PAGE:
Impact of Sawah system on rice based farming system in Nigeria
Journal of Food, Agriculture and Environment
C/O Hirose Project International Institute of Tropical Agriculture, Ibadan, Nigeria; Department of Agricultural Economics and Extension, North West University, Mafikeng Campus, South Africa; Faculty of Agriculture, Kinki University, Nara 332-7204, Japan
The importance of rice in Nigeria is no longer the question but rather how to meet the growing demand, reduce import and be self-sufficient. Consumption per capita jumped from 2.9 kg in 1970-1974 to 25 kg in 2004. Production figure increased 6 times within the period to 3.27 million tons for importation figure reaching a climax in 1998 at 1 million ton which accounted for one-third of the total import for West Africa. By 1999, area harvested from rice stood at 2.2 million hectares of which 65% was from rainfed lowland. The major constraints identified by past studies to the realization of the expected potential high rice yield are poor water control measures and poor soil management. The Sawah system offers excellent techniques for water control and soil fertility management. Sawah package consists of Sawah system which is leveled field surrounded by bund with inlet and outlet connecting irrigation and drainage canals, row transplanting of improved variety and the application of fertilizer. Using the Sawah package that was introduced to farmers through on-farm demonstrations in Bida area of Nigeria, rice yield increased to 3- 5 t/ha consistently in the last five years, while traditional system still averaged only 1.5 t/ha. Similarly, the number of farmers adopting the technology was grown from 6 in 2001 to 103 in 2005. The increased yield consequent on the adoption of the Sawah system has influenced the farming system of farmers using the Sawah package such that crops that can be accommodated within the Sawah bunds are introduced after rice harvest and gender distribution of roles within rice growing farming households are affected.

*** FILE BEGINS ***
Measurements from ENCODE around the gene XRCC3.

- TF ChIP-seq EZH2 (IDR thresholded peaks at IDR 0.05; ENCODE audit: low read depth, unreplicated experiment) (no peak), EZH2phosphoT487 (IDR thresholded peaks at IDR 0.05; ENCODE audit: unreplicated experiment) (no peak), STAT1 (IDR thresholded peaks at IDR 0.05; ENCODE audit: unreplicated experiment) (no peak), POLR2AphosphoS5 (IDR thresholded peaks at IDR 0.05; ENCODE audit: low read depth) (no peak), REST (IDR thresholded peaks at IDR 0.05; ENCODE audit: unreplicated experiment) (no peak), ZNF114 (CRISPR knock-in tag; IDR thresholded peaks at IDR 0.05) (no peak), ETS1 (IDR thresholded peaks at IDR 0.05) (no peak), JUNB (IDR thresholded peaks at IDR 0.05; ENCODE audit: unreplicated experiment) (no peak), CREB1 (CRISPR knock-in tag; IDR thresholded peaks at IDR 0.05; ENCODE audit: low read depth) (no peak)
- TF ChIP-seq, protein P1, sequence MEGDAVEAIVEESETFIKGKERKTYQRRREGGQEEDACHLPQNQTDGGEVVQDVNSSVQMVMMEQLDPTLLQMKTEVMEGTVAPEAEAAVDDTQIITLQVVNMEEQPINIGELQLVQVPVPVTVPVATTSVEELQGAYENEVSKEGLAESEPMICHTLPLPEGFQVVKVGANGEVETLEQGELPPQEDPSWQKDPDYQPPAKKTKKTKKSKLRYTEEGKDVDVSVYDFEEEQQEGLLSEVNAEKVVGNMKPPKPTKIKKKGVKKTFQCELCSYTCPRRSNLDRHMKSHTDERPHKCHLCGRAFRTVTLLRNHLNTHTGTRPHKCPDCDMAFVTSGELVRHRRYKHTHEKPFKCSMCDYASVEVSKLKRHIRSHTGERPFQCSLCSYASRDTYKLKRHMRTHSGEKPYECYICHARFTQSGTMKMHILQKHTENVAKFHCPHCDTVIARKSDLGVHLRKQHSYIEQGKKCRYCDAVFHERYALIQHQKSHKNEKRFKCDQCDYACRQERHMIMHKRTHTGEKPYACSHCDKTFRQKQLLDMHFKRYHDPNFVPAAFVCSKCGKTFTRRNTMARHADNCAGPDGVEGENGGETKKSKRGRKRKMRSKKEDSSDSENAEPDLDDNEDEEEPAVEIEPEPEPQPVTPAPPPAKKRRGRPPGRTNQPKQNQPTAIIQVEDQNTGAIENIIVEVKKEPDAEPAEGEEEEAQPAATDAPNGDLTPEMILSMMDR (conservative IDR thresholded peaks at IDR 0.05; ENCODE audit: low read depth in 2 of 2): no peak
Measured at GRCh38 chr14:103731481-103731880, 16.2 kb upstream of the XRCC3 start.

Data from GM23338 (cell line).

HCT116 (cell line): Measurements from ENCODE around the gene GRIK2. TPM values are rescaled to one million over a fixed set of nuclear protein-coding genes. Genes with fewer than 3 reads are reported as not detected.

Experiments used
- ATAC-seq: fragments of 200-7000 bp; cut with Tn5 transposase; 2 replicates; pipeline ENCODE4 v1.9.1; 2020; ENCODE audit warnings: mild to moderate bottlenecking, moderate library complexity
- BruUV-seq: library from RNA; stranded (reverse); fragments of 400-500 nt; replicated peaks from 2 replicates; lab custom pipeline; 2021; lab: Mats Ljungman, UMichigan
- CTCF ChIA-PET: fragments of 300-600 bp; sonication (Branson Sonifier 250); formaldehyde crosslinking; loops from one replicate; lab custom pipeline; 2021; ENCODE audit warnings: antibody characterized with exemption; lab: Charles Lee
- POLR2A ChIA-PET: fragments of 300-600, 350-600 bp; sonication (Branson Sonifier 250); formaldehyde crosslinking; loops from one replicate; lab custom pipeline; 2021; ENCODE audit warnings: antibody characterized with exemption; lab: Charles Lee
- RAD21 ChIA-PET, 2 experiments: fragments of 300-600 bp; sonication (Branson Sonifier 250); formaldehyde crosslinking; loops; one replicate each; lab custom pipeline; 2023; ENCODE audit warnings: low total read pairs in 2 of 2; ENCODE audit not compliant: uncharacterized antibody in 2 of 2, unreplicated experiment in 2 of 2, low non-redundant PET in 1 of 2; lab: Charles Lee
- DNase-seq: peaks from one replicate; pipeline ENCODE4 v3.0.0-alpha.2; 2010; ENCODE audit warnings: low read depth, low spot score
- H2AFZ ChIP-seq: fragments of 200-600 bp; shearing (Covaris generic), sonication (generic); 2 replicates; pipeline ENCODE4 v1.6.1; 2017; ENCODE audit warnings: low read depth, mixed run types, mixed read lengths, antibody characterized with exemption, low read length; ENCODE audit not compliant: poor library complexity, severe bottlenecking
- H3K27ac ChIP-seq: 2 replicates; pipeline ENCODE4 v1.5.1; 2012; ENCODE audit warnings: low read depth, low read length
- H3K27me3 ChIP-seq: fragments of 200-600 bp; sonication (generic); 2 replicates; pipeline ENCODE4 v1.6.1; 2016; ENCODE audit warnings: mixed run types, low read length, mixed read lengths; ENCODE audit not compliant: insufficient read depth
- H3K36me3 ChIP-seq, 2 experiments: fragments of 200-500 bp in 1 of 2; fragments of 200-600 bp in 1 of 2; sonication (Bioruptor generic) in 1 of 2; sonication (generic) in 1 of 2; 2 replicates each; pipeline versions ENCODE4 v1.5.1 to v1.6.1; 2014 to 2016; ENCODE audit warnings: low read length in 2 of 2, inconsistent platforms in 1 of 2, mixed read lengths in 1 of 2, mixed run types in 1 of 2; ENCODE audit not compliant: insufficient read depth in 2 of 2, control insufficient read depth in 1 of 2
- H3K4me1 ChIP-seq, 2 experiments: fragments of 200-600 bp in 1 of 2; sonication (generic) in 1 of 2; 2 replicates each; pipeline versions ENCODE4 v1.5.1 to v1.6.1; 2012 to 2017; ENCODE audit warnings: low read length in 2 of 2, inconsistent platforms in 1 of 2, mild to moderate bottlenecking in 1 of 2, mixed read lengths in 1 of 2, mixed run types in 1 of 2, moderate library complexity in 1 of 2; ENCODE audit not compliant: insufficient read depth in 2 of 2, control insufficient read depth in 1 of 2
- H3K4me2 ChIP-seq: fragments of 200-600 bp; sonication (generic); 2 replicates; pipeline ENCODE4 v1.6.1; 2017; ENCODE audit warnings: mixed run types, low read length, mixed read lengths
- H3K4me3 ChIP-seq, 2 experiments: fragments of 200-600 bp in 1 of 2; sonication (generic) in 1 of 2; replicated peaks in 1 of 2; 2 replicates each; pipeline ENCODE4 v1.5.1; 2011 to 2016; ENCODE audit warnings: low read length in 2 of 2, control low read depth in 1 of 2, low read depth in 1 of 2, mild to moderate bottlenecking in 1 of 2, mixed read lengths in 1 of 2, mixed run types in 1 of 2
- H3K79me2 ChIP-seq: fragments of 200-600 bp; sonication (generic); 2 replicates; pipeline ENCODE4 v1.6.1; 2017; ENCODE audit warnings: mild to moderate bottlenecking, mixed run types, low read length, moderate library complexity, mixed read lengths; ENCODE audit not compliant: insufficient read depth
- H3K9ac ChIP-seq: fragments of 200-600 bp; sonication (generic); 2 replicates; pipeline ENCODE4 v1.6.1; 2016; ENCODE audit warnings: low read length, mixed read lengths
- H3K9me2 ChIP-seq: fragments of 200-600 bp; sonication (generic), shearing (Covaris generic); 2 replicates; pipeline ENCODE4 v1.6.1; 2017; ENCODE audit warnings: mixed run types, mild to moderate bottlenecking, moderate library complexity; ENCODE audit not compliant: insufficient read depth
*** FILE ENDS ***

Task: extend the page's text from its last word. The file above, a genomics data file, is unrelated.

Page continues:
fertilizer; agricultural worker; article; farming system; grain yield; harvest period; human; Nigeria; nonhuman; plant biotechnology; plant development; plant growth; rice; sex determination; soil fertility; soil management